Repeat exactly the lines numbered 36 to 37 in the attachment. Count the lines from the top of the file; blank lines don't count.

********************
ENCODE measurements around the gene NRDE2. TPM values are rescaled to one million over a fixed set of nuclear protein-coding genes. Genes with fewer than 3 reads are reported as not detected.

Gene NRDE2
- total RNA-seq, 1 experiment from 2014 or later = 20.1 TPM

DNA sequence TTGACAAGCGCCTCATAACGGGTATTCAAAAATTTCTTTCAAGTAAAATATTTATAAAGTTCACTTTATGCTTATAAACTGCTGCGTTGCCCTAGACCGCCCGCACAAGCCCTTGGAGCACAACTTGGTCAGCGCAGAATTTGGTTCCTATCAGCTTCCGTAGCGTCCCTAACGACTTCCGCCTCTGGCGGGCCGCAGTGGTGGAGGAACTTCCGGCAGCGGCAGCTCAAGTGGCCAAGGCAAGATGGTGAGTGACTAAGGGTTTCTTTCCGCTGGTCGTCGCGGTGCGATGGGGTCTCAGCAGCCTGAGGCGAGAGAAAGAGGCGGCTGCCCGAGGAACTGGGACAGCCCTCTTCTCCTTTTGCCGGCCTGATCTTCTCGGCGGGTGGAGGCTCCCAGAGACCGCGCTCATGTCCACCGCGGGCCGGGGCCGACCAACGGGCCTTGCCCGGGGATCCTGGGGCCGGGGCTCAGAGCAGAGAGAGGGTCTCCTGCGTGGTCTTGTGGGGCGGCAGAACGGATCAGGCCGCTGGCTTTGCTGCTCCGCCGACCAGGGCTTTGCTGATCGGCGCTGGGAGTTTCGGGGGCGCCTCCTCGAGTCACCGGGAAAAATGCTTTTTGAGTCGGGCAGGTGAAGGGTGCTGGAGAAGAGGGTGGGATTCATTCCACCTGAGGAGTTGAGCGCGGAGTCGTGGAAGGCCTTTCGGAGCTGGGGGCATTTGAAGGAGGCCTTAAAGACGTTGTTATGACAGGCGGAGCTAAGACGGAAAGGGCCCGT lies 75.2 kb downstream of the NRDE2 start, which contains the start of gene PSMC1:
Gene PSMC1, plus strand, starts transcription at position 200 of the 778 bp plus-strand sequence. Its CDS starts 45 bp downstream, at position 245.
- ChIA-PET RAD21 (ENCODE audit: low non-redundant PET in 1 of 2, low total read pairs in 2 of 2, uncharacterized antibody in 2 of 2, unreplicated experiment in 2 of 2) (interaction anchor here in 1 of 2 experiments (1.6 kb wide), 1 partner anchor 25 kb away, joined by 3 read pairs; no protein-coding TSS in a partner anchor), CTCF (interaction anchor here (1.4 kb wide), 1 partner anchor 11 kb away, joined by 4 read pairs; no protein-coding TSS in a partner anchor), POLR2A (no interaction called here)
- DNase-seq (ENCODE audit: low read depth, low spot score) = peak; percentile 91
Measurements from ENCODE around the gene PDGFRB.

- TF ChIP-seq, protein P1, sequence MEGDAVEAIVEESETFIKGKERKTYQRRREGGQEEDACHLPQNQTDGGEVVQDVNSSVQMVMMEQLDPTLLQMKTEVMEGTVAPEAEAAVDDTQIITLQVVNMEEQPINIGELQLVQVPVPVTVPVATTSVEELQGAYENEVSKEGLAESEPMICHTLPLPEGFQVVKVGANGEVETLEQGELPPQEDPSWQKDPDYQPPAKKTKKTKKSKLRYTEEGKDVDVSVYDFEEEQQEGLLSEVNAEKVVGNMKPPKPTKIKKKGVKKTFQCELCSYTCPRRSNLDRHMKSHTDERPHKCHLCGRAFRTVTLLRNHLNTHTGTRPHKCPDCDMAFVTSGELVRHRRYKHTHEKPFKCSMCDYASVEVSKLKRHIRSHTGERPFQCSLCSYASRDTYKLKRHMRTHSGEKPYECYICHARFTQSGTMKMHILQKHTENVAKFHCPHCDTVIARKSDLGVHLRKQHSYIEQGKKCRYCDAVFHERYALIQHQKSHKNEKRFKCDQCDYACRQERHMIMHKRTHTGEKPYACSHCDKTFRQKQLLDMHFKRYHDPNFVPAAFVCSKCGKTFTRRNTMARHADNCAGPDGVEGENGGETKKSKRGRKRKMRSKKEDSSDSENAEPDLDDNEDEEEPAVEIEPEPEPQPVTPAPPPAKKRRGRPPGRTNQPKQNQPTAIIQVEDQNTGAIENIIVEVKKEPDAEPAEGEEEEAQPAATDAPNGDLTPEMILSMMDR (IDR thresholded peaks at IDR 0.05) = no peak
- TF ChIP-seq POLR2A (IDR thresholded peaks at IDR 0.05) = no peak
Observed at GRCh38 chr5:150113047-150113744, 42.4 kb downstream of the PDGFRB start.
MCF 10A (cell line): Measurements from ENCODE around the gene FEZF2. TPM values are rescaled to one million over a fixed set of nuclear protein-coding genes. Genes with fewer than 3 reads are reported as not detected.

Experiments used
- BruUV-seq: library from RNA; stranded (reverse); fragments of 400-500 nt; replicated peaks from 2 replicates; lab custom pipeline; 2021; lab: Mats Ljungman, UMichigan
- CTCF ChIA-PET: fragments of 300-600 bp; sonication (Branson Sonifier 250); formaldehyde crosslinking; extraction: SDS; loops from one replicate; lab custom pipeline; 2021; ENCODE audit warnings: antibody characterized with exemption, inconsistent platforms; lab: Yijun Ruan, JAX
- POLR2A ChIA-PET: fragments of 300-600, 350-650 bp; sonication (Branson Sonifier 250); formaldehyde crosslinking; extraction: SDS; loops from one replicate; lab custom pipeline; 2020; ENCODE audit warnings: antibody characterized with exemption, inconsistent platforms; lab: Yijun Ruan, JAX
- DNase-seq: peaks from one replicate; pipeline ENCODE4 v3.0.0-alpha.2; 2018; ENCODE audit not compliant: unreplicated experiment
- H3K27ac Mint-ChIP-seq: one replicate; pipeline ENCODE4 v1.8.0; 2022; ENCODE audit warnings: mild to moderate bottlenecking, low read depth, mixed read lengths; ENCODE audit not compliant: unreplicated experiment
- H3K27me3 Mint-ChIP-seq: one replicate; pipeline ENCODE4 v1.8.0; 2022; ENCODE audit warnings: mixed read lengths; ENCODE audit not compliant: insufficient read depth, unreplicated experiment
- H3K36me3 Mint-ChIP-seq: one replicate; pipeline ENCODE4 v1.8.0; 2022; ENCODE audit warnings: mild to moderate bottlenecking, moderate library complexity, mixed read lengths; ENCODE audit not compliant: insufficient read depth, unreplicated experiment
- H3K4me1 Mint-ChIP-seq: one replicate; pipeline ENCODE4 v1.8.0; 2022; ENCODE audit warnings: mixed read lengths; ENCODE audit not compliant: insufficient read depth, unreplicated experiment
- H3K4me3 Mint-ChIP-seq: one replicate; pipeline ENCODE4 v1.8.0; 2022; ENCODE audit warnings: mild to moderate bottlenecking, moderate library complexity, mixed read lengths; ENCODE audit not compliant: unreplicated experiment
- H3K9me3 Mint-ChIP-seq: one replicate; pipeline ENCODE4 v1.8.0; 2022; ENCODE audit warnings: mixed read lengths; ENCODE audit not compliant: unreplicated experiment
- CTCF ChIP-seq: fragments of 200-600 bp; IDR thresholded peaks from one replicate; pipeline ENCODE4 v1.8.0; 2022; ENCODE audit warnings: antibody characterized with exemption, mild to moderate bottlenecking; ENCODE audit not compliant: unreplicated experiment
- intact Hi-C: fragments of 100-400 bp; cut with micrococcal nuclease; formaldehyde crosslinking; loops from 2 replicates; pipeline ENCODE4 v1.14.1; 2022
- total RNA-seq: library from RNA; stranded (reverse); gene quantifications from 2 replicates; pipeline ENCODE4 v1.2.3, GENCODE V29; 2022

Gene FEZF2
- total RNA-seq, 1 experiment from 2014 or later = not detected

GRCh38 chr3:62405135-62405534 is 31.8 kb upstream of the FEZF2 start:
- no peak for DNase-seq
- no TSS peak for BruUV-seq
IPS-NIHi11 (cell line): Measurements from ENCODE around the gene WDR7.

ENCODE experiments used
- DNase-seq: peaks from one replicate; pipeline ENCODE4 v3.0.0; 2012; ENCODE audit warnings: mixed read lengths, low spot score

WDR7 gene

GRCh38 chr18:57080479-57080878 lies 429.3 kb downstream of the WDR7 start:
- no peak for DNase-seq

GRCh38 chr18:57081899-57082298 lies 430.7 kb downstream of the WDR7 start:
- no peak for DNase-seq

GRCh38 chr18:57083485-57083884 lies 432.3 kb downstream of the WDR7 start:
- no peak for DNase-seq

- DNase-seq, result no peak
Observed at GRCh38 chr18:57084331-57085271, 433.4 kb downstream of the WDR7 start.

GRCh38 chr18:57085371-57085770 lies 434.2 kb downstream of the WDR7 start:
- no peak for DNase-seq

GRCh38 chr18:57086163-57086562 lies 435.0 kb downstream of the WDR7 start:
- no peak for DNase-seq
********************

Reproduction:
GRCh38 chr18:57080479-57080878 lies 429.3 kb downstream of the WDR7 start:
- no peak for DNase-seq